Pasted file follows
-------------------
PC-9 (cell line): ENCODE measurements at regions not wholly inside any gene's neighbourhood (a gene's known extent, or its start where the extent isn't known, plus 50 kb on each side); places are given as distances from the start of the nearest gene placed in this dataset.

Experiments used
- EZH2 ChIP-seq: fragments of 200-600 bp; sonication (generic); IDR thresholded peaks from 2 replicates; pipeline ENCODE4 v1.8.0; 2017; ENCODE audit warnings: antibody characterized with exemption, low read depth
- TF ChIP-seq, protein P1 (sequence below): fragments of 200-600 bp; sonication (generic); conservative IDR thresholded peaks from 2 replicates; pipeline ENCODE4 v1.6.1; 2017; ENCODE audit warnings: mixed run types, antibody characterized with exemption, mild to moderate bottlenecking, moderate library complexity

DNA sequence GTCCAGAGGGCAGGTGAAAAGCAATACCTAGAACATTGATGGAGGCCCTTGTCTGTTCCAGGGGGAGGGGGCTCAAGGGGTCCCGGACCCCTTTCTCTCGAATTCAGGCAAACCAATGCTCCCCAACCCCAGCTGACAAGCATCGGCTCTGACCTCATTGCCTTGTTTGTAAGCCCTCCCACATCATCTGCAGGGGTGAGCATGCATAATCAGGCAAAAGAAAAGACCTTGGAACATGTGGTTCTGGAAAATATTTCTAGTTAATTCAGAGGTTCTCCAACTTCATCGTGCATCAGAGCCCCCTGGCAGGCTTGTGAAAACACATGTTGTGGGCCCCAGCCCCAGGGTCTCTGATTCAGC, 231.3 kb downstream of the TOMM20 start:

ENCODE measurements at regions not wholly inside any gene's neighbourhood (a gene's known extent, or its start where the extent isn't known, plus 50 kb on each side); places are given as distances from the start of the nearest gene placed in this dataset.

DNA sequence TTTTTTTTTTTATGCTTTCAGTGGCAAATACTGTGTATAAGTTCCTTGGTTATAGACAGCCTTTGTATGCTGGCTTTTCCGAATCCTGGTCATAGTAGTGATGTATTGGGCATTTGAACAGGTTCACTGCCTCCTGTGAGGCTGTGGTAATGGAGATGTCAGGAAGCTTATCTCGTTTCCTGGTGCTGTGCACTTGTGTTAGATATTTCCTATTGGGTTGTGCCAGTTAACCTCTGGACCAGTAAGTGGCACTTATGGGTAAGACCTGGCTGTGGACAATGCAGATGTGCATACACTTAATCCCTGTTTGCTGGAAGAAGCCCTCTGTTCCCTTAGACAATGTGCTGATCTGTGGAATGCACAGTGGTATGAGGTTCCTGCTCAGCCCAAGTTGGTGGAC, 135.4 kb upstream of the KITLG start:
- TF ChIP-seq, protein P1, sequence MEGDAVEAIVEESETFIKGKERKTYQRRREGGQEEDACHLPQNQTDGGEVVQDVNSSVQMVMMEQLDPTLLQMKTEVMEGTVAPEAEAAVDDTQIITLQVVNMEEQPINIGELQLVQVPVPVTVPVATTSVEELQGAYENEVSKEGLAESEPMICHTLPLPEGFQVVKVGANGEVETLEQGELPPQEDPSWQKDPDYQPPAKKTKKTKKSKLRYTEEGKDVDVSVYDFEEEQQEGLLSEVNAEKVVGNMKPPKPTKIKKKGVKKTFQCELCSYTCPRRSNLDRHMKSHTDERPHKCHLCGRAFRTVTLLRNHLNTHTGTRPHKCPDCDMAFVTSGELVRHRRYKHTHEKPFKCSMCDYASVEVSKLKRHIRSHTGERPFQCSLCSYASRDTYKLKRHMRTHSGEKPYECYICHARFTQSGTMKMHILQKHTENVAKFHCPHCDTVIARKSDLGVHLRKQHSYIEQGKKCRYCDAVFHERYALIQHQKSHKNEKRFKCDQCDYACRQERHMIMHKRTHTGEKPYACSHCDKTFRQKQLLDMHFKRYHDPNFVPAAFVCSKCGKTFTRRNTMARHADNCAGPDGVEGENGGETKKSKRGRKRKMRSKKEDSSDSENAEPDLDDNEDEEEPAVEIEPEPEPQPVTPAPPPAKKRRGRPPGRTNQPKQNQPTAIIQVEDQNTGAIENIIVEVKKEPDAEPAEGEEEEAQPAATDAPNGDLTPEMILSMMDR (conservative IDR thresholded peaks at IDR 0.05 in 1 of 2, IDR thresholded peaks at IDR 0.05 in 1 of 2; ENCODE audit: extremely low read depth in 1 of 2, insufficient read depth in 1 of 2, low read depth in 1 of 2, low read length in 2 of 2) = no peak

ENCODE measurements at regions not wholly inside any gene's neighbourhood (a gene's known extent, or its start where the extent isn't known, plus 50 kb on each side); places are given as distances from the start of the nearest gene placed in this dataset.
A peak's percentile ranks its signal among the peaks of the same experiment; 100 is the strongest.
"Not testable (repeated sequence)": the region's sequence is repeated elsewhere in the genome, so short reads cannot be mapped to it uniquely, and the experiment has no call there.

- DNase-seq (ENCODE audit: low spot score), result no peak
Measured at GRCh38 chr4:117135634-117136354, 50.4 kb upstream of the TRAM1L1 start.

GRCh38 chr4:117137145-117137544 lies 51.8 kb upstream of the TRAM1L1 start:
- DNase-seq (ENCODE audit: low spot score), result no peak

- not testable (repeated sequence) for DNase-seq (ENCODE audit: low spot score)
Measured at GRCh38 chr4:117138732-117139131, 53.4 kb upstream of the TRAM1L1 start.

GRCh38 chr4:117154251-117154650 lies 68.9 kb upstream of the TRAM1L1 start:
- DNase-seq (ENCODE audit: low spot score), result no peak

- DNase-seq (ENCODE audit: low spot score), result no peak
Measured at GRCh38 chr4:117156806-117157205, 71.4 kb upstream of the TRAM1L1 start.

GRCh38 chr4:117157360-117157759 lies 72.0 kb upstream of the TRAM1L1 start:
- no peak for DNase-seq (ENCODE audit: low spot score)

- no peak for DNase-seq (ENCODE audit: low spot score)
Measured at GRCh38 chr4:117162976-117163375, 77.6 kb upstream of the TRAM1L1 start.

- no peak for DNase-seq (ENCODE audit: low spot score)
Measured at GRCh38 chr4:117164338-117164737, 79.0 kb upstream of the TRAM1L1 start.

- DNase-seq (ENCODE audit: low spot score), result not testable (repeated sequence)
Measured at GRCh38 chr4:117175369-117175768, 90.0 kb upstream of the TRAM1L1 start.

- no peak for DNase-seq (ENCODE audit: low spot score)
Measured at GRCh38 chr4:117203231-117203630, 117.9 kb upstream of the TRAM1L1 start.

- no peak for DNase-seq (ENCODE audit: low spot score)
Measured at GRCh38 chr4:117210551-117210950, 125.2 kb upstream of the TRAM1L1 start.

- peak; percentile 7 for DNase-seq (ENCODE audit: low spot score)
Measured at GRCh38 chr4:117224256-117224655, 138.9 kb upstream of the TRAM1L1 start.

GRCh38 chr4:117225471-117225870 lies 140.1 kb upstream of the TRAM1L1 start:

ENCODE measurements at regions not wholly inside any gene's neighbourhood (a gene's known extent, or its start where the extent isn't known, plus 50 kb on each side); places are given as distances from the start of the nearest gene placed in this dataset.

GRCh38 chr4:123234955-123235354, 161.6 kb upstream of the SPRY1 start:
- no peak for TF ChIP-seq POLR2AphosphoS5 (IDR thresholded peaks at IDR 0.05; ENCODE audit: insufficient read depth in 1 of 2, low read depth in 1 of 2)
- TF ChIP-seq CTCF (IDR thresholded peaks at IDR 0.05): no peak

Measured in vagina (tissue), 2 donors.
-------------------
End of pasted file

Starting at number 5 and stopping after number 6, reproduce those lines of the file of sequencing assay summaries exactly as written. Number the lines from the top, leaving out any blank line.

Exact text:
DNA sequence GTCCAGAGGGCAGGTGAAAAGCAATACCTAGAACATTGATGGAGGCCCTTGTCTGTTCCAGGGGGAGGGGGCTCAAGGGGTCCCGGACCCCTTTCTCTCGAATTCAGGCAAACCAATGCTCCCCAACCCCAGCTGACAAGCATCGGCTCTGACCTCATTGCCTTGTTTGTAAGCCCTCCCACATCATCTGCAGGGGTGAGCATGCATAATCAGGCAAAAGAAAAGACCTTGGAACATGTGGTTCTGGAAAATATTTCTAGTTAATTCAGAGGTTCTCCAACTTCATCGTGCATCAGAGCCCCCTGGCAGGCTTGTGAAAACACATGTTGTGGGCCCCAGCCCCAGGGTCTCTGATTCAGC, 231.3 kb downstream of the TOMM20 start:

ENCODE measurements at regions not wholly inside any gene's neighbourhood (a gene's known extent, or its start where the extent isn't known, plus 50 kb on each side); places are given as distances from the start of the nearest gene placed in this dataset.